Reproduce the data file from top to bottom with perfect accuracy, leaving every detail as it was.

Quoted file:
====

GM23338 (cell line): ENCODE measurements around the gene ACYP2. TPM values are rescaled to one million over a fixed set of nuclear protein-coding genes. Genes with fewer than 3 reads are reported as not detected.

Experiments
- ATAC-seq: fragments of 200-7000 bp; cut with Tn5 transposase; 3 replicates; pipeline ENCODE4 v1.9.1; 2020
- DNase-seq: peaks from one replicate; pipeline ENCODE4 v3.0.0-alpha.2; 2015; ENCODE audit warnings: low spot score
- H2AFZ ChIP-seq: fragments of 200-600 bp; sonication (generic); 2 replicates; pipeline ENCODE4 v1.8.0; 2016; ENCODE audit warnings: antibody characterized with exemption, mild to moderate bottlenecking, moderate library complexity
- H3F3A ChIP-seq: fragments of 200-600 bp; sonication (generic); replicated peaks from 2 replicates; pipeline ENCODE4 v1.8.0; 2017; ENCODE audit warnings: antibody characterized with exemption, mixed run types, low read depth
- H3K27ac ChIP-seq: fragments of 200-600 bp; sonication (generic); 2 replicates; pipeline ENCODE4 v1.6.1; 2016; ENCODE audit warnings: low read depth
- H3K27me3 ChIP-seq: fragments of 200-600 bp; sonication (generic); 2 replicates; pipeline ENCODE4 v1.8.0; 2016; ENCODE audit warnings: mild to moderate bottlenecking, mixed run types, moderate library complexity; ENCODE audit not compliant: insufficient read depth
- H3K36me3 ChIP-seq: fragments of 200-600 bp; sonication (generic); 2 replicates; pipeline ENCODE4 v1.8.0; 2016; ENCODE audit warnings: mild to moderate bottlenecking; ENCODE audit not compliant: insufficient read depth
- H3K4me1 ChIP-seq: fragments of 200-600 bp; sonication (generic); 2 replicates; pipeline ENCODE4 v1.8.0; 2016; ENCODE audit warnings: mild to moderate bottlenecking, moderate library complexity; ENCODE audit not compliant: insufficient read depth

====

GM23338 (cell line): ENCODE measurements around the gene ACYP2. TPM values are rescaled to one million over a fixed set of nuclear protein-coding genes. Genes with fewer than 3 reads are reported as not detected.

Experiments
- ATAC-seq: fragments of 200-7000 bp; cut with Tn5 transposase; 3 replicates; pipeline ENCODE4 v1.9.1; 2020
- DNase-seq: peaks from one replicate; pipeline ENCODE4 v3.0.0-alpha.2; 2015; ENCODE audit warnings: low spot score
- H2AFZ ChIP-seq: fragments of 200-600 bp; sonication (generic); 2 replicates; pipeline ENCODE4 v1.8.0; 2016; ENCODE audit warnings: antibody characterized with exemption, mild to moderate bottlenecking, moderate library complexity
- H3F3A ChIP-seq: fragments of 200-600 bp; sonication (generic); replicated peaks from 2 replicates; pipeline ENCODE4 v1.8.0; 2017; ENCODE audit warnings: antibody characterized with exemption, mixed run types, low read depth
- H3K27ac ChIP-seq: fragments of 200-600 bp; sonication (generic); 2 replicates; pipeline ENCODE4 v1.6.1; 2016; ENCODE audit warnings: low read depth
- H3K27me3 ChIP-seq: fragments of 200-600 bp; sonication (generic); 2 replicates; pipeline ENCODE4 v1.8.0; 2016; ENCODE audit warnings: mild to moderate bottlenecking, mixed run types, moderate library complexity; ENCODE audit not compliant: insufficient read depth
- H3K36me3 ChIP-seq: fragments of 200-600 bp; sonication (generic); 2 replicates; pipeline ENCODE4 v1.8.0; 2016; ENCODE audit warnings: mild to moderate bottlenecking; ENCODE audit not compliant: insufficient read depth
- H3K4me1 ChIP-seq: fragments of 200-600 bp; sonication (generic); 2 replicates; pipeline ENCODE4 v1.8.0; 2016; ENCODE audit warnings: mild to moderate bottlenecking, moderate library complexity; ENCODE audit not compliant: insufficient read depth